Vertical profiles of (a) potential temperature differences and (b) lapse rate differences between Y0 and Y1 at 1200, 1600, and 2100 UTC 27 Jan 2000.

Fig. 5.

Vertical profiles of (a) potential temperature differences and (b) lapse rate differences between Y0 and Y1 at 1200, 1600, and 2100 UTC 27 Jan 2000.

Fig. 6.

Vertical profiles of (left) domain-averaged cloud liquid and ice water mixing ratio from Y0 and Y1 and (right) radiative heating rate differences between Y0 and Y1 at (a) 1600 and (b) 2100 UTC.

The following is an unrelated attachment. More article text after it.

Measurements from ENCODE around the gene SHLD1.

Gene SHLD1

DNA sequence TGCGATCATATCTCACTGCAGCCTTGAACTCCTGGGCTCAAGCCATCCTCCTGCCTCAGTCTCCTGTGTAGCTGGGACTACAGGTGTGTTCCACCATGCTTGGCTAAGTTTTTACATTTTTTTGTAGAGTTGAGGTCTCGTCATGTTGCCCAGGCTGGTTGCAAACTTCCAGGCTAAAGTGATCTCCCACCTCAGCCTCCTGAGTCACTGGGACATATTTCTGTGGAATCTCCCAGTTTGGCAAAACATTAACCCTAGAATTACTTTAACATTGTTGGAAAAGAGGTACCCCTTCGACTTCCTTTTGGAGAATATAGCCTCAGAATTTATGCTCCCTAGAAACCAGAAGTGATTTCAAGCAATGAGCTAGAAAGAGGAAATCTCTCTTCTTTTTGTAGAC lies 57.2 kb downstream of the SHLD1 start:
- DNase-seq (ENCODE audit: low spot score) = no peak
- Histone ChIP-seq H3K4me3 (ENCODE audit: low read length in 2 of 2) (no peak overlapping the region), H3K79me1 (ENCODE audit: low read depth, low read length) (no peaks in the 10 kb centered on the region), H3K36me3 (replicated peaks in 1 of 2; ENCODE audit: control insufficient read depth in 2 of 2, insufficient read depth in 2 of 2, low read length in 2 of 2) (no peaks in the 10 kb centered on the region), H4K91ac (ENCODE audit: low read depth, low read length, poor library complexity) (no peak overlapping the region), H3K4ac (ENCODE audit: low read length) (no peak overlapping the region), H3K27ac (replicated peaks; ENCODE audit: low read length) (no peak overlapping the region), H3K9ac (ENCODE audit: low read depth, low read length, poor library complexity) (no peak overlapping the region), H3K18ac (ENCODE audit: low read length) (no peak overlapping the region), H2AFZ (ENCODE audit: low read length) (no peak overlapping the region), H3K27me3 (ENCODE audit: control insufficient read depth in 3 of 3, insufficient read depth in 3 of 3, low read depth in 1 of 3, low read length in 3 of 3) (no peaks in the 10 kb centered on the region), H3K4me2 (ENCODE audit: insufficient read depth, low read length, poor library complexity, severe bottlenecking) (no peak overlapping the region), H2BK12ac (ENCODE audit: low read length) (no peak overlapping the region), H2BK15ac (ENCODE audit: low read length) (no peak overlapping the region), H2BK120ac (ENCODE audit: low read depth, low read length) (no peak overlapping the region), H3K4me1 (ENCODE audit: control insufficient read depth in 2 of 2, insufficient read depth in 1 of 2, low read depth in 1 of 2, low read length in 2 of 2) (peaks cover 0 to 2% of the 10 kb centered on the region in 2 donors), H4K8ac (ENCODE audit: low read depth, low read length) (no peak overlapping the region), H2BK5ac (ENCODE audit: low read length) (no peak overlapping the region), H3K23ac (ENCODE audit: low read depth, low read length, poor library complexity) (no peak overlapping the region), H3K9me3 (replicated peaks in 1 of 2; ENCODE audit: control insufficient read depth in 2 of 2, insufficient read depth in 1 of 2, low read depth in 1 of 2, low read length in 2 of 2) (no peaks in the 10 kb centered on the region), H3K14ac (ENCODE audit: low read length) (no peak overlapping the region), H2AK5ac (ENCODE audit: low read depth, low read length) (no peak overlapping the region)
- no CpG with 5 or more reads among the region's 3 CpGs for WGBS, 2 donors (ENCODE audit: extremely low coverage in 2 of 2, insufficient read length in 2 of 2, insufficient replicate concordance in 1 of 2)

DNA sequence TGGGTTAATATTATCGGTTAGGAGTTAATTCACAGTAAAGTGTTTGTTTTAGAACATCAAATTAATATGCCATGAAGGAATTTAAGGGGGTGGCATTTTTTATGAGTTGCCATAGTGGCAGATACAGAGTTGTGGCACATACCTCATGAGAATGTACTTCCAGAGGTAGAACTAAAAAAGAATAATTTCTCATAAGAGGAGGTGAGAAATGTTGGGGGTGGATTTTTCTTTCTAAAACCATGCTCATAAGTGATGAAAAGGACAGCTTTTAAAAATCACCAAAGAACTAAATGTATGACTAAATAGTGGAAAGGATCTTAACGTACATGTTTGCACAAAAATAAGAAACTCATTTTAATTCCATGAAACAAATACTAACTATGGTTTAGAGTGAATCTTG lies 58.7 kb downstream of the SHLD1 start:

Fig. 6.

Vertical profiles of (left) domain-averaged cloud liquid and ice water mixing ratio from Y0 and Y1 and (right) radiative heating rate differences between Y0 and Y1 at (a) 1600 and (b) 2100 UTC.